ProteinScope Free 3D Printing Edition available now on Mac App Store

[] Oakland, California – Independent developer, Mark S. Morris is today announcing the release of ProteinScope(R) for Mac. Previously released for Windows in 2002, ProteinScope has been used in online encyclopedias, research paper publications, and was recommended in the U.S. Federal Registry by the Patent and Trademark Office for use in drug patent applications.

ProteinScope(R) for Mac enables full color 3D printing of eligible proteins, using structure files from the RCSB Protein Data Bank. ProteinScope for Mac is hand-optimized for use with the very latest features in macOS Mojave 10.14, providing a fast, smooth user interface and rendering of molecules. ProteinScope can have multiple protein windows open simultaneously, and can display individual proteins in full screen mode.

ProteinScope connects to the Research Collaboratory for Structural Bioinformatics Protein Data Bank (RCSB PDB) to retrieve structure information. ProteinScope is not endorsed in any way by the RCSB or any other institution. ProteinScope for Mac parses the major elements of the PDB XML (PDBML) file to display the molecule. PDBML is the canonical XML format for the PDB data, and every protein on the RCSB is available in this format. Legacy .pdb file format is not supported. PDB XML files stored on local drives will have the extension .xml with the 4 digit PDB ID as the filename, eg 9ins.xml – from the ProteinScope File menu select ‘Open PDB From Disk…’ and a File Open dialog limited to .xml extension files will open for file selection. Double click the file to open, and parsing will commence. Larger PDB structures will take longer to process. The proteins being displayed will auto rotate. Use the mouse wheel (or equivalent) to zoom in and out.

PDB XML can also be downloaded directly from the RCSB PDB from the ProteinScope File menu; select ‘Open PDB From RCSB…’ and a PDB ID dialog will appear. Type in the PDB ID of the structure to examine, eg 9ins, and the XML file will be downloaded from the RCSB PDB FTP Archive over HTTP. This downloaded file will be accessible via the ProteinScope File menu item ‘Open Recent’. The downloaded file is then parsed as described above. Once the PDB file has been fully parsed, rendering setup begins. ProteinScope for Mac uses the latest Metal 2 rendering engine, exclusively on OS X Mojave. ProteinScope no longer uses the Apple deprecated OpenGL system, but larger files of many atoms may still take some time for initial scene setup and frame rendering. For this version, rendering display has been limited to 65,000 atoms per molecule – most of the Protein Data Bank deposited structures are less than 19,000 atoms.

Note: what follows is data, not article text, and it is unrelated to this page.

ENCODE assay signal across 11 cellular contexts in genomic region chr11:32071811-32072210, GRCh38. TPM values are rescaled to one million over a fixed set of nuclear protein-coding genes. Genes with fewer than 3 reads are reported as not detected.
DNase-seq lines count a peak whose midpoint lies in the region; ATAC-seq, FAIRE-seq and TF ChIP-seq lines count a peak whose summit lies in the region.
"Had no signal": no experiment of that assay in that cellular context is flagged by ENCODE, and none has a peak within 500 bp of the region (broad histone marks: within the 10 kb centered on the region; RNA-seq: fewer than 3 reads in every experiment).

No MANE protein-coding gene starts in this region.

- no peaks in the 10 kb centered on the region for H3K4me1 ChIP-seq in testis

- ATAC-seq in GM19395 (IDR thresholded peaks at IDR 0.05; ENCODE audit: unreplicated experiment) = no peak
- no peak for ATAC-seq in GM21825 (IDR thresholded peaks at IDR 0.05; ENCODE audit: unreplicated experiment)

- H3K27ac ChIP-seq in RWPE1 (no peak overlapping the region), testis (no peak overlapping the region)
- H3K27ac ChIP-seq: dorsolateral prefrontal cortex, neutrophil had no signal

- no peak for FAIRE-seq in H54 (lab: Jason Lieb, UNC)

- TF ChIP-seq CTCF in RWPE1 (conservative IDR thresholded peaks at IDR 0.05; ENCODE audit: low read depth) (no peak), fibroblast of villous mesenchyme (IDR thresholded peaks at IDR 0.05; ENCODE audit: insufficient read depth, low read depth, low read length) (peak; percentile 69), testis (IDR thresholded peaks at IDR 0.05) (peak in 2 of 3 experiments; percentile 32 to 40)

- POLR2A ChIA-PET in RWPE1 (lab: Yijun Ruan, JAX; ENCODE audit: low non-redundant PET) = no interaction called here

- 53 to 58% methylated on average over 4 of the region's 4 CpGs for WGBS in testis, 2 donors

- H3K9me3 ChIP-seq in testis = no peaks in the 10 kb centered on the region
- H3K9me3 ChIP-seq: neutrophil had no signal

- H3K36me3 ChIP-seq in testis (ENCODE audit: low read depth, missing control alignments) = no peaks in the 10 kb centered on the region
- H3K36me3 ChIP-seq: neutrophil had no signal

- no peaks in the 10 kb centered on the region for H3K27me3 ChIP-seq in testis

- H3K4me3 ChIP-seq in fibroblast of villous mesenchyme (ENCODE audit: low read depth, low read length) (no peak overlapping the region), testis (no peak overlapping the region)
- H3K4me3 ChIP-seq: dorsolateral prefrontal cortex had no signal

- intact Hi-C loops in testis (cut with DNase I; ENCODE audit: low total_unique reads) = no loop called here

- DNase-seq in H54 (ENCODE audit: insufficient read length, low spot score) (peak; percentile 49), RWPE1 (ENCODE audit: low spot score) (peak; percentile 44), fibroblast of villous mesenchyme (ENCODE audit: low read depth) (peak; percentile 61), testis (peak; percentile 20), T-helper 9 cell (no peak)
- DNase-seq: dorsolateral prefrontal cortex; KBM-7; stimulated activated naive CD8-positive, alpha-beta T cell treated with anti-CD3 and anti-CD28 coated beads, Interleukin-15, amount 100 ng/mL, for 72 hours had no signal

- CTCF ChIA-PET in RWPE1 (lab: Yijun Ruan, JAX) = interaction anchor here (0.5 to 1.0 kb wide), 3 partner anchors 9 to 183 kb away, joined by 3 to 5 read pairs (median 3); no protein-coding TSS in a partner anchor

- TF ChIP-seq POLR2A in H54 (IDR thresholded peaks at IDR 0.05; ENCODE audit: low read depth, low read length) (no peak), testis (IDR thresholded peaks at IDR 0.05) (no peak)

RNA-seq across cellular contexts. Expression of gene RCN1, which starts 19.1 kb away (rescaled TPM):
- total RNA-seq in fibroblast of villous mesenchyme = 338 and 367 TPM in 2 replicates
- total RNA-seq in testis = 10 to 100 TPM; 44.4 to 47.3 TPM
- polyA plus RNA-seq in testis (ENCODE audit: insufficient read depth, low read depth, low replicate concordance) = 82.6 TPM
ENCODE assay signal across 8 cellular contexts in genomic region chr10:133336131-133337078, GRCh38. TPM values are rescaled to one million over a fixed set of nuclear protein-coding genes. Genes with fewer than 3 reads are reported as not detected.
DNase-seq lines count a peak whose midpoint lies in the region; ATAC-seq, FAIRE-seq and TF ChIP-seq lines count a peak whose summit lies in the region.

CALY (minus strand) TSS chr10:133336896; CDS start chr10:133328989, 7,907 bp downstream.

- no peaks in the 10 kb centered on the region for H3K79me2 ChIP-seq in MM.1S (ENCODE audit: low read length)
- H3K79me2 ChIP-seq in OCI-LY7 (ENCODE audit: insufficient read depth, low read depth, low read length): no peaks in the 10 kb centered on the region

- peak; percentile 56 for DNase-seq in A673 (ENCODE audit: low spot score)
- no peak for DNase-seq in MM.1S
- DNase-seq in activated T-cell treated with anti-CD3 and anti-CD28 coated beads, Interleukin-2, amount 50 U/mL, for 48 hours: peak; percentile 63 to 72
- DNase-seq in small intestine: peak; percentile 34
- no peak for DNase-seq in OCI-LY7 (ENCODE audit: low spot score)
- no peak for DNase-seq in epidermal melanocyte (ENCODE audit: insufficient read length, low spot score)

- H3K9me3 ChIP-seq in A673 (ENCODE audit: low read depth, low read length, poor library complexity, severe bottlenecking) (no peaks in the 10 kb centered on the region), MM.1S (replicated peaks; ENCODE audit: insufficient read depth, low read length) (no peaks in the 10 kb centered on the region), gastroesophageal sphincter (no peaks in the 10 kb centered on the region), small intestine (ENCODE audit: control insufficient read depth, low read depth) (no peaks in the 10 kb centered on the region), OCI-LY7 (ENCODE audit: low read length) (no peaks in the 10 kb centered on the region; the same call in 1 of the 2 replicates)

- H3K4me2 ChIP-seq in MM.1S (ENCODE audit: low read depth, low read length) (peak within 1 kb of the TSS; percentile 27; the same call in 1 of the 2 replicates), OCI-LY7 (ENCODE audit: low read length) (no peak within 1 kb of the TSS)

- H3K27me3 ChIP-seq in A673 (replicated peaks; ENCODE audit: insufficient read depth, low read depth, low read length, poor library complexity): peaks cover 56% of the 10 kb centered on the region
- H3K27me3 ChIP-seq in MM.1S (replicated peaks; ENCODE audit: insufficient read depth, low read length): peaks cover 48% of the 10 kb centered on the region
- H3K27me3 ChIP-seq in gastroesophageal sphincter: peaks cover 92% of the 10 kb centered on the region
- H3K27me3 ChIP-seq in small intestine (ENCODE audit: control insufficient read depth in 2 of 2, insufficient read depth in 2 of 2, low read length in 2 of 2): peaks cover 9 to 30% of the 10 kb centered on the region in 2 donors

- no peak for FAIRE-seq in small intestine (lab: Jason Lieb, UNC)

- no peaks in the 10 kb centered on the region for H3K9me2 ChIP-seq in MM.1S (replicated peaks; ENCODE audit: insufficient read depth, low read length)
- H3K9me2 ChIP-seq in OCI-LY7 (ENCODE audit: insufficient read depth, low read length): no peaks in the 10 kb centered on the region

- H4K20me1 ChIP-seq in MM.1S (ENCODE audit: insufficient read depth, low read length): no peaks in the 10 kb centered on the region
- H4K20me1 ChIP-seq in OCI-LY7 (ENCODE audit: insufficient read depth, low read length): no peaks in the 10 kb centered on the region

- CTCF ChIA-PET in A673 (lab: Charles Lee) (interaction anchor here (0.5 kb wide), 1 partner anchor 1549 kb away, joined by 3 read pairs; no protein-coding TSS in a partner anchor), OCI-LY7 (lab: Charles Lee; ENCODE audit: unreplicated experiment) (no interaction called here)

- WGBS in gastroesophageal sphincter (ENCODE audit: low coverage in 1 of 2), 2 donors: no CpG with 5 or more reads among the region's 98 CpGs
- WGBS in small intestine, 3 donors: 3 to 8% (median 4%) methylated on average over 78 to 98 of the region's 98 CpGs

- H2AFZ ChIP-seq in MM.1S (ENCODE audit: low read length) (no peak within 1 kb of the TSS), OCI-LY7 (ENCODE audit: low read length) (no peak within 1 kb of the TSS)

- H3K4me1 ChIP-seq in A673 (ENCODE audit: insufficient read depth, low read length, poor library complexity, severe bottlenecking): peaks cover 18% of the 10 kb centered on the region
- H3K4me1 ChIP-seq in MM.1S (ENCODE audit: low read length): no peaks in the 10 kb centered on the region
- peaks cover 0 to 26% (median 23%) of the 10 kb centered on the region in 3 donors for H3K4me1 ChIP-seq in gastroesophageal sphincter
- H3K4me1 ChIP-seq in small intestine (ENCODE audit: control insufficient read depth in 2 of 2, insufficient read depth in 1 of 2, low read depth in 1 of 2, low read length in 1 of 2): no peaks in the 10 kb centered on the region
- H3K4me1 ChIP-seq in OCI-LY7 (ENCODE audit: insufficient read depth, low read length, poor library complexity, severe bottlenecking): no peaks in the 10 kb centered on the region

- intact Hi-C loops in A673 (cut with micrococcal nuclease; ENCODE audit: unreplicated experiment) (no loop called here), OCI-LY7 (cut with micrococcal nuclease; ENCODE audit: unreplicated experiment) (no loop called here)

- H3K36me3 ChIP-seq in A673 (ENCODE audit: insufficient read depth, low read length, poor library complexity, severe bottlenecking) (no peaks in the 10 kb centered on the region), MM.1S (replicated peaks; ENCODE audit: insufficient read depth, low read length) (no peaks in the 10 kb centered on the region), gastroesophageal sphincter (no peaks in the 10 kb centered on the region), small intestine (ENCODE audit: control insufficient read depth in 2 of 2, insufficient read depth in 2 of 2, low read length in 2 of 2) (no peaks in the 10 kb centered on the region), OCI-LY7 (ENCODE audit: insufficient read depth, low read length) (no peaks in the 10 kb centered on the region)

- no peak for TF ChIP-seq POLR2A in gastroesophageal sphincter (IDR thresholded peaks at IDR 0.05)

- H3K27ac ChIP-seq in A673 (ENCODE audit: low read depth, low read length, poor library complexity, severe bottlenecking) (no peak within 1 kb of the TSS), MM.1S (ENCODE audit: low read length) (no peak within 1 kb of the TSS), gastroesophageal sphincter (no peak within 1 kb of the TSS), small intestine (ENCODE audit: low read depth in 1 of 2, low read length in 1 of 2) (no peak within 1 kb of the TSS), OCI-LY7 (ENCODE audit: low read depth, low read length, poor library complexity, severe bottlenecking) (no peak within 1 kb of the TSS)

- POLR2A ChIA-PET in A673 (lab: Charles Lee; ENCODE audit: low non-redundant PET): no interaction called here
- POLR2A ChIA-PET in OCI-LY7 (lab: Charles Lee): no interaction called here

Proteins can be displayed in different styles; Space-fill and Carbon Backbone. Atom coordinates are interpreted as 1 Angstrom = 1 SceneKit Unit. For Space-fill, the calculated atomic radius is modified for visual effect. For Carbon Backbone, carbon alphas in the same chain are joined together in a continuous linkage. Each link between carbon alphas is colored by the residue it represents, only residue color mode is available in this display style.

The color schemes available in ProteinScope for Mac are:
* Residue – based on the Shapely color scheme
* Atom – based on the CPK color scheme
* Chain – a unique color for each chain the residue is on
* SETOR – designed to allow the display of secondary, tertiary and quaternary structures of molecules
* Temperature – Red is hotter, blue colder. Not all PDBs have this information
* Hydrophobicity – Blue is more hydrophilic, red more hydrophobic

The 3D printing features of ProteinScope can accessed from the “3D Printing” top level menu. With a protein open, menu item ‘Generate 3D Print…’ will take you to the 3D print ordering sequence that is also available from the main toolbar button item ‘Order 3D Print’. The menu item ‘Available 3D Prints…” opens up the main ProteinScope 3D printed molecule store, where existing 3D prints of proteins in various styles and color schemes can be ordered. Recent 3D print orders that have been made from this application device show the ordering URLs below the menu separator, so you can get back to them between application sessions.

If you have an iPhone or Android device with a recent OS version installed, holding the camera up to the QR code 3D printed on the base of the protein will open the URL contained in the QR code. Proteins are printed to a scale of 1 Angstrom = 1mm, so most prints end up being similar in size to a C or D battery. Protein 3D prints are created with full color sandstone printing. Three sandstone finishes are available: natural, glossy and matte. The colors used in the 3D printed model are the same as selected for displaying on screen.

Device Requirements:
* macOS 10.14 or later
* 4.3 MB

Pricing and Availability:
ProteinScope is Free and available worldwide on the Mac App Store in the Reference category.

ProteinScope citations:
The Protein Data Bank: H.M. Berman, J. Westbrook, Z. Feng, G. Gilliland, T.N. Bhat, H. Weissig, I.N. Shindyalov, P.E. Bourne. Nucleic Acids Research, 28: 235-242. (2000)

SETOR: Hardware-lighted three-dimensional solid model representations of macromolecules. Stephen V.Evans, Journal of Molecular Graphics Volume 11, Issue 2, June 1993, Pages 134-138ProteinScope
More Info
Download from the Mac App Store
Screenshot (Main Display)
Screenshot (3D Print Ordering)

Mark S. Morris is an independent software and 3D printing developer in Oakland, California. ProteinScope is part of the network. ProteinScope is (R) and (C) Mark S. Morris 2019. All Rights Reserved. Apple, Mac and macOS are trademarks of Apple Inc., registered in the U.S. and other countries. Other trademarks and registered trademarks are the property of their respective owners.

###Mark Morris
United States
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